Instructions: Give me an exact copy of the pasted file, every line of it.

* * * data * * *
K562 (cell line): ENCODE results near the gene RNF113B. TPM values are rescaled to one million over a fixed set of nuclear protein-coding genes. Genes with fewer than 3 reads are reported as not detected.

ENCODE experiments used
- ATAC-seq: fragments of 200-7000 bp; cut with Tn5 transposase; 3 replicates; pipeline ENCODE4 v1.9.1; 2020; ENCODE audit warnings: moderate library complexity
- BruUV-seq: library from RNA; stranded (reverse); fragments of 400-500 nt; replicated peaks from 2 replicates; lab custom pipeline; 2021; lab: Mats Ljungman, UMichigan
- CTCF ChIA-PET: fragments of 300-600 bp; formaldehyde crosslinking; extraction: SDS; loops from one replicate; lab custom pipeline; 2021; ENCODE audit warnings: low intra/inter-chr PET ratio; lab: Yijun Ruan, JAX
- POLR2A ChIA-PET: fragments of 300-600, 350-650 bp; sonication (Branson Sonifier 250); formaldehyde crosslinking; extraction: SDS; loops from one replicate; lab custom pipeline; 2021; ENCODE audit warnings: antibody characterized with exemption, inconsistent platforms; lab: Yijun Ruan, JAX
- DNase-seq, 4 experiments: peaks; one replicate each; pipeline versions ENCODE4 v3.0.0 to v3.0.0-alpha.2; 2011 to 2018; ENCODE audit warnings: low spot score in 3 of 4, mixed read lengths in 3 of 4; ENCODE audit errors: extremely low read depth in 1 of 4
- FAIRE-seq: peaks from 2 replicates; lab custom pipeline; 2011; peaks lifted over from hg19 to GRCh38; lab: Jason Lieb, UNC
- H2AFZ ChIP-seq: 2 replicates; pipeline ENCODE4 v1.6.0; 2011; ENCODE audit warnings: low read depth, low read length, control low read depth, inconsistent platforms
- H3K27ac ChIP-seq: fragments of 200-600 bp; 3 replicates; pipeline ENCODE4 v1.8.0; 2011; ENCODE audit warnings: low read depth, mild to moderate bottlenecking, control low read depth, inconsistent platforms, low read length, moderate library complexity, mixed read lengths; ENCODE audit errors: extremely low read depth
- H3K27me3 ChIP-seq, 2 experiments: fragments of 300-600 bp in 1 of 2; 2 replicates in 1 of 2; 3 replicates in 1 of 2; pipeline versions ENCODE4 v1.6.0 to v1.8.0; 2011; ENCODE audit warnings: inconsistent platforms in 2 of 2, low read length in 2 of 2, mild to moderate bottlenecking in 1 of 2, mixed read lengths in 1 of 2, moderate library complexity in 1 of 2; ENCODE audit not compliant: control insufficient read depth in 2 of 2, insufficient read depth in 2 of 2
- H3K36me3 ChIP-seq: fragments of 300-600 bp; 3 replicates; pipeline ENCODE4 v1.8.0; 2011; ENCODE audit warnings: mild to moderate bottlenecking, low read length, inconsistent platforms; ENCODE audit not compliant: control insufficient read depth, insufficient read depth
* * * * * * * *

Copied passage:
K562 (cell line): ENCODE results near the gene RNF113B. TPM values are rescaled to one million over a fixed set of nuclear protein-coding genes. Genes with fewer than 3 reads are reported as not detected.

ENCODE experiments used
- ATAC-seq: fragments of 200-7000 bp; cut with Tn5 transposase; 3 replicates; pipeline ENCODE4 v1.9.1; 2020; ENCODE audit warnings: moderate library complexity
- BruUV-seq: library from RNA; stranded (reverse); fragments of 400-500 nt; replicated peaks from 2 replicates; lab custom pipeline; 2021; lab: Mats Ljungman, UMichigan
- CTCF ChIA-PET: fragments of 300-600 bp; formaldehyde crosslinking; extraction: SDS; loops from one replicate; lab custom pipeline; 2021; ENCODE audit warnings: low intra/inter-chr PET ratio; lab: Yijun Ruan, JAX
- POLR2A ChIA-PET: fragments of 300-600, 350-650 bp; sonication (Branson Sonifier 250); formaldehyde crosslinking; extraction: SDS; loops from one replicate; lab custom pipeline; 2021; ENCODE audit warnings: antibody characterized with exemption, inconsistent platforms; lab: Yijun Ruan, JAX
- DNase-seq, 4 experiments: peaks; one replicate each; pipeline versions ENCODE4 v3.0.0 to v3.0.0-alpha.2; 2011 to 2018; ENCODE audit warnings: low spot score in 3 of 4, mixed read lengths in 3 of 4; ENCODE audit errors: extremely low read depth in 1 of 4
- FAIRE-seq: peaks from 2 replicates; lab custom pipeline; 2011; peaks lifted over from hg19 to GRCh38; lab: Jason Lieb, UNC
- H2AFZ ChIP-seq: 2 replicates; pipeline ENCODE4 v1.6.0; 2011; ENCODE audit warnings: low read depth, low read length, control low read depth, inconsistent platforms
- H3K27ac ChIP-seq: fragments of 200-600 bp; 3 replicates; pipeline ENCODE4 v1.8.0; 2011; ENCODE audit warnings: low read depth, mild to moderate bottlenecking, control low read depth, inconsistent platforms, low read length, moderate library complexity, mixed read lengths; ENCODE audit errors: extremely low read depth
- H3K27me3 ChIP-seq, 2 experiments: fragments of 300-600 bp in 1 of 2; 2 replicates in 1 of 2; 3 replicates in 1 of 2; pipeline versions ENCODE4 v1.6.0 to v1.8.0; 2011; ENCODE audit warnings: inconsistent platforms in 2 of 2, low read length in 2 of 2, mild to moderate bottlenecking in 1 of 2, mixed read lengths in 1 of 2, moderate library complexity in 1 of 2; ENCODE audit not compliant: control insufficient read depth in 2 of 2, insufficient read depth in 2 of 2
- H3K36me3 ChIP-seq: fragments of 300-600 bp; 3 replicates; pipeline ENCODE4 v1.8.0; 2011; ENCODE audit warnings: mild to moderate bottlenecking, low read length, inconsistent platforms; ENCODE audit not compliant: control insufficient read depth, insufficient read depth